When I look up, my eyes widen. Hayden’s ears are bright red and his whole body tenses, as if he wants to punch his smartass sibling. Suddenly the metal fork clenched in his fist folds in half, like it’s made out of pliable, soft plastic.

Pause. Rewind. What the hell? 

My jaw practically hits the table. My eyes must be playing tricks on me. Did that fork really just flop over like a warm Hershey bar? 

I blink and look again. Everything inside me screams to deny it, but really, how can I? The twisted stainless steel proof is right there in front of me. The deformed fork is still clenched tightly in his hand like a beacon of unreality.

Hayden—sexy-lone-wolf—suddenly went from stoic recluse to wicked interesting hottie. 

Frantically, I draw a bent fork in my notebook and write: Hayden can somehow bend metal objects. Check.

My stomach churns. This is way too bizarre, even for me. Maybe I’ve been sucked into some freaky SyFy original movie. Because this kind of epic weirdness usually only happens in the movies, not in real life.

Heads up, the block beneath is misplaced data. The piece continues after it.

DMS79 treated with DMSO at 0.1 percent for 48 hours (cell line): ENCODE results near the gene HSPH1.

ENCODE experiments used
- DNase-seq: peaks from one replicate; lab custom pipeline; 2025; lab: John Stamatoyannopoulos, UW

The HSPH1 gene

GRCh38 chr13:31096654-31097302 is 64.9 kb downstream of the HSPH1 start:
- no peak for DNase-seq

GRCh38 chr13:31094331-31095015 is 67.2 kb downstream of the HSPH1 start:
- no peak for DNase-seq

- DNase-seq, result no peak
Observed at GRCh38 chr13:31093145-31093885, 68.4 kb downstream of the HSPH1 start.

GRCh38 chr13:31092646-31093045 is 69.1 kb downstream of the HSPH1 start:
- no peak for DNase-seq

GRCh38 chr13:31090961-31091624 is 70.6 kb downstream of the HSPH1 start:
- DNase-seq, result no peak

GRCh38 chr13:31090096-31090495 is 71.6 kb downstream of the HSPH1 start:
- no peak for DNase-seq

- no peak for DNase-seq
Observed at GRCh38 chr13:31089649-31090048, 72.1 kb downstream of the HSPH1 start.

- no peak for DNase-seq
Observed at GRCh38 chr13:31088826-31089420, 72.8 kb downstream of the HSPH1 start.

I look at Viola. She’s still absorbed with her novel and no one else seems to have noticed the fork bend in half.

I bump her with my shoulder. “Did you see that?” 

She doesn’t look up from her book, but a few strands of glossy black hair tickle the pages. “No. What?”

With a trembling hand, I reach out and touch Viola’s arm, desperate for an anchor in the midst of such improbability. It’s as if a door has burst open to some strange new world. 

Viola lowers the paperback. “Sloane, what’s wrong? You look paler than usual.”

What can I say that won’t sound batshit crazy? That I saw Hayden doing—what? Using some mystical-type mojo? 

Before I utter a word, Hayden drops the fork onto the table with a clatter and stiffly crosses his arms. My body twitches with the sudden urge to snatch it up for a closer inspection. Zach grabs it and tosses the warped utensil behind him in the trash. They continue to argue in low tones.

Now the evidence is gone, and if I try to explain, my best friend might accuse me of rocking the crazy pants. It’s probably not a good idea to make a scene in front of the whole school. This can wait.

 “Never mind. I’m fine,” I mumble.